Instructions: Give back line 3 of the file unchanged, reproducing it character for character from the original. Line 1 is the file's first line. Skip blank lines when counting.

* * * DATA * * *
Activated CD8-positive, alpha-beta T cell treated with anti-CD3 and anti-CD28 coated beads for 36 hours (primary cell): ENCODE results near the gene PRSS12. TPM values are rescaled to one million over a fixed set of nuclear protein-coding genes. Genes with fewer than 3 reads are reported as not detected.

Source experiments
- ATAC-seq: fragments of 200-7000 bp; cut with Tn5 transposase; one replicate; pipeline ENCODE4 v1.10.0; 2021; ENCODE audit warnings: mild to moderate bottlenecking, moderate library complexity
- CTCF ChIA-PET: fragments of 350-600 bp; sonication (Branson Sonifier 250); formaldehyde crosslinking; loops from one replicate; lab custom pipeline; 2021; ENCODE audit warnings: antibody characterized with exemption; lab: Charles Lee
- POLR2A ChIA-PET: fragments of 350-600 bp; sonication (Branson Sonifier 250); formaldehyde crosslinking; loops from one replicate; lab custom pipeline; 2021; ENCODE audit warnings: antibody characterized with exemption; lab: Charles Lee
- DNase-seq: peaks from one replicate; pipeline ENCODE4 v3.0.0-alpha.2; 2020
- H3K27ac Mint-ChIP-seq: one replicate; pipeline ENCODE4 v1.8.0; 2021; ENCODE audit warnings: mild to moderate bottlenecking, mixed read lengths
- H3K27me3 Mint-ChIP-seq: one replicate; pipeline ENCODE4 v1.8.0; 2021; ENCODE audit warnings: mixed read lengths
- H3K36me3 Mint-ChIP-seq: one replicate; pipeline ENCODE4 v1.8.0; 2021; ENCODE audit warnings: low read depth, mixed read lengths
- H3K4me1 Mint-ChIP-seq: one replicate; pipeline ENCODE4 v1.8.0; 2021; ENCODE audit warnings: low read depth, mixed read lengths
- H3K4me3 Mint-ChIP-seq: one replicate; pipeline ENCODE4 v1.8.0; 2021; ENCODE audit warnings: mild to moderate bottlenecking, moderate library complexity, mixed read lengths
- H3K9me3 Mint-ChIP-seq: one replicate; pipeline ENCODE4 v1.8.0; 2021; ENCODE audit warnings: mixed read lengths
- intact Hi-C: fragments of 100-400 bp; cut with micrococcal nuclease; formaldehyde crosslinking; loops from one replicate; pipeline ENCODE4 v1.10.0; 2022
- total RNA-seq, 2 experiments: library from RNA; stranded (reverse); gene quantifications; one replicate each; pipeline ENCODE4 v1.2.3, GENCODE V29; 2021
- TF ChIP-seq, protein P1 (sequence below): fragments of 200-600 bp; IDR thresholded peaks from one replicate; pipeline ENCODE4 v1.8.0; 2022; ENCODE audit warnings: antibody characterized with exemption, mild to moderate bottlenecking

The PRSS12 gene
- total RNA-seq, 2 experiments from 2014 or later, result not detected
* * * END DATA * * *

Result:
- ATAC-seq: fragments of 200-7000 bp; cut with Tn5 transposase; one replicate; pipeline ENCODE4 v1.10.0; 2021; ENCODE audit warnings: mild to moderate bottlenecking, moderate library complexity